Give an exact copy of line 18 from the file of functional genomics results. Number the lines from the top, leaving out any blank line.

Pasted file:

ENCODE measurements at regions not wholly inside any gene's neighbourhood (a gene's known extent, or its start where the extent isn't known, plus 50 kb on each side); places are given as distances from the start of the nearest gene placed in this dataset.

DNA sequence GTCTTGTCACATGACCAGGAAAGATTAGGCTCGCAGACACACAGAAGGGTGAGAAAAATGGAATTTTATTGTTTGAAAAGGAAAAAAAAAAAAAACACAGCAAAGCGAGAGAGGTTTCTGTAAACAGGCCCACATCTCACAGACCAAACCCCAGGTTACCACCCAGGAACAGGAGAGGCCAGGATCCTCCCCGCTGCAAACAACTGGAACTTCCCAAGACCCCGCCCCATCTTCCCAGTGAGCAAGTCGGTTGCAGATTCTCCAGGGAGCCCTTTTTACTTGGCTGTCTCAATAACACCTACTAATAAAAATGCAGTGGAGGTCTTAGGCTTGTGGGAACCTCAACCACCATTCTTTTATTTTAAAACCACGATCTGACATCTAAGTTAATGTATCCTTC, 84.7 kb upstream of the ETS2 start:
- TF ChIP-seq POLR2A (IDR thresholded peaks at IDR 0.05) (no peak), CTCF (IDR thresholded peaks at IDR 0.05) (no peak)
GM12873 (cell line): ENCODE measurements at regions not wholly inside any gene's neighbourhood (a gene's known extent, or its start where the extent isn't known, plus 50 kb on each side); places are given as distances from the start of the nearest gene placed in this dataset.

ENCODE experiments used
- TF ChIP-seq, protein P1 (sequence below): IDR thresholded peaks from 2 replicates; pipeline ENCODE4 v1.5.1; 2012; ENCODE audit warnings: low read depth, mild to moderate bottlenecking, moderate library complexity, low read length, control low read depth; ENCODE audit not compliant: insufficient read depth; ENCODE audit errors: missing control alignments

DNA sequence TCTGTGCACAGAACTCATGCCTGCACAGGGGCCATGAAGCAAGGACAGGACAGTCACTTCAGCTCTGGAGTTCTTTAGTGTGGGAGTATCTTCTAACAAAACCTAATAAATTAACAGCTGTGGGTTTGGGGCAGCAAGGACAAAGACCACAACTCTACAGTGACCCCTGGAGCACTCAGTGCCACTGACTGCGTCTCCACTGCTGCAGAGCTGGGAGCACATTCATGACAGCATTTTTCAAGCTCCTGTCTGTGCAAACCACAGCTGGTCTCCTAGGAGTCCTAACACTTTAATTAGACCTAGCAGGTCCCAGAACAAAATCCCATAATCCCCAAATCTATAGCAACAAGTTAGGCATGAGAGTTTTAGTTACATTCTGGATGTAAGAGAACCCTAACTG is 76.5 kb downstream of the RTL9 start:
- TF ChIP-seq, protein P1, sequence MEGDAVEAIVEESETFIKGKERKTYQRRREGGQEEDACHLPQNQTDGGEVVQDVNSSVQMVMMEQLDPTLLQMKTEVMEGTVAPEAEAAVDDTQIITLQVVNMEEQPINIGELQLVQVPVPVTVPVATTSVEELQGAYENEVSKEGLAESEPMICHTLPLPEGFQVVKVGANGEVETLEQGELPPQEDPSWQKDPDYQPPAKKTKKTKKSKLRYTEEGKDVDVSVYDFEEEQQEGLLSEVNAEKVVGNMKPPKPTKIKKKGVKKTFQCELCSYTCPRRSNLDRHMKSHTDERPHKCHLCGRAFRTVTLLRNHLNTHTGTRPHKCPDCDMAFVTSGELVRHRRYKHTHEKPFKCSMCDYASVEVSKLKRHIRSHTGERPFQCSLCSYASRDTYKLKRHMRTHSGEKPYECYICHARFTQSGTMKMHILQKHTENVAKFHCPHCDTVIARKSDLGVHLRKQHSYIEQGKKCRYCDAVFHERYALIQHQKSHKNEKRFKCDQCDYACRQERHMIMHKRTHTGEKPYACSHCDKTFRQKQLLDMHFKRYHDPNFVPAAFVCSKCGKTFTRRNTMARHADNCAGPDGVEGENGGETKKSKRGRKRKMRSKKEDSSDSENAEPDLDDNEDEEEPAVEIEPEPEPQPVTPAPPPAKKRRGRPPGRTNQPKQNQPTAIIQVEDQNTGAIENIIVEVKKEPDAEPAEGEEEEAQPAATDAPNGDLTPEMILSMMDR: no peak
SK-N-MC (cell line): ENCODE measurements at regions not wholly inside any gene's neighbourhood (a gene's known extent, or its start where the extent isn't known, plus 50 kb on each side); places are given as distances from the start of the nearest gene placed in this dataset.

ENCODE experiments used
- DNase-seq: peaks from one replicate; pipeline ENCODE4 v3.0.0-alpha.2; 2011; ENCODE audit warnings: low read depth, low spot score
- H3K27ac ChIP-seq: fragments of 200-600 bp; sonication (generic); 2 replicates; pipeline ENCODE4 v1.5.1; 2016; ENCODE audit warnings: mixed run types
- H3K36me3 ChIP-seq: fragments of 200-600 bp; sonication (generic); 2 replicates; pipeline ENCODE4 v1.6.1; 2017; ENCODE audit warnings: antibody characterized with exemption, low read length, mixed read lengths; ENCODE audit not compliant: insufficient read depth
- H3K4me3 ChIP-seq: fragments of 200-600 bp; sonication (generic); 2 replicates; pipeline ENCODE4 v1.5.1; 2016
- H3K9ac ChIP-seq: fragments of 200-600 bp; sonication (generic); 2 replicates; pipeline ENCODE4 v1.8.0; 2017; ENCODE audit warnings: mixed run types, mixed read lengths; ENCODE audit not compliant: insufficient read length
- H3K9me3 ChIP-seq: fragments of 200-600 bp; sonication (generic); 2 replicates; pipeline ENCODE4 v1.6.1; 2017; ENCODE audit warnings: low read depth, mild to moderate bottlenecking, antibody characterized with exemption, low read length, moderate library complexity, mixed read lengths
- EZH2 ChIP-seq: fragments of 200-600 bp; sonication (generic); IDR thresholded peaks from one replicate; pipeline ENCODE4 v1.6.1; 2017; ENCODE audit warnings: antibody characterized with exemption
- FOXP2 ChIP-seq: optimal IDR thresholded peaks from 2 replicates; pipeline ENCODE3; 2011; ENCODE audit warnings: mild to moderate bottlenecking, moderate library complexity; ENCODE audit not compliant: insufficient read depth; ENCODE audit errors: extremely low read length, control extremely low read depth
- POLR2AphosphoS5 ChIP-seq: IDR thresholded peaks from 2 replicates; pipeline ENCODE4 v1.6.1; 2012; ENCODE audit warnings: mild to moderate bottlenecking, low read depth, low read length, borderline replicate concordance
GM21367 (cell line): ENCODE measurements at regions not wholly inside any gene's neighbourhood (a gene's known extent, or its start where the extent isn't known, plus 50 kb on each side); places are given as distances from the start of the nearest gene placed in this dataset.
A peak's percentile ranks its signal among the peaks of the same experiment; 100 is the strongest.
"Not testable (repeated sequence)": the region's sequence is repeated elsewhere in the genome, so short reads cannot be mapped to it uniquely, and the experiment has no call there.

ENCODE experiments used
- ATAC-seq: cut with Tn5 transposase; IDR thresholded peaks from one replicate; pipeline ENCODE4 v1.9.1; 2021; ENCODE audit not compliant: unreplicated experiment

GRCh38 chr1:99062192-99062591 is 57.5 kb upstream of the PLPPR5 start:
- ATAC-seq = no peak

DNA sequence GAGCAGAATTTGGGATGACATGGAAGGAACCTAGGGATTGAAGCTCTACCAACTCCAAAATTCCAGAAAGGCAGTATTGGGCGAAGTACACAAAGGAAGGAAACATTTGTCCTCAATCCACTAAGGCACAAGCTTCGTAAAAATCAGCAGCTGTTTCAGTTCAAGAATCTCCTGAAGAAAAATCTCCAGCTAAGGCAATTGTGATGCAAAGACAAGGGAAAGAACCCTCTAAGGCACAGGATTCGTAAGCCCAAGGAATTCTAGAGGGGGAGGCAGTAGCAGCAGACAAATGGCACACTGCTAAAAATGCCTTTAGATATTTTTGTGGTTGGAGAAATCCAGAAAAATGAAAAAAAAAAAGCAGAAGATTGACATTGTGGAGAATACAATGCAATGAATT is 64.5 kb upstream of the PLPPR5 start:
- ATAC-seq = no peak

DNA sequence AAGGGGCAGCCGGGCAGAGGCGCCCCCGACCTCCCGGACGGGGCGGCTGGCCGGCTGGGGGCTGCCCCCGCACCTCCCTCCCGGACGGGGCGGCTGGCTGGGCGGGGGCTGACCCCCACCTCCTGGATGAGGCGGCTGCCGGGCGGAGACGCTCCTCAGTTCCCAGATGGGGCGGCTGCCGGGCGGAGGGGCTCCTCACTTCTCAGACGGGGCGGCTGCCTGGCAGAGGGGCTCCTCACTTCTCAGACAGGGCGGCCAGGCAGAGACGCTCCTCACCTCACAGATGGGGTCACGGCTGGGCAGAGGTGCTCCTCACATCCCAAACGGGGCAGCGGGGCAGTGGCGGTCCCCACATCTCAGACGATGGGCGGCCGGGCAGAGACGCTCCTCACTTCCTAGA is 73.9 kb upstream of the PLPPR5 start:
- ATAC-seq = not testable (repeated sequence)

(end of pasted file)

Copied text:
- FOXP2 ChIP-seq: optimal IDR thresholded peaks from 2 replicates; pipeline ENCODE3; 2011; ENCODE audit warnings: mild to moderate bottlenecking, moderate library complexity; ENCODE audit not compliant: insufficient read depth; ENCODE audit errors: extremely low read length, control extremely low read depth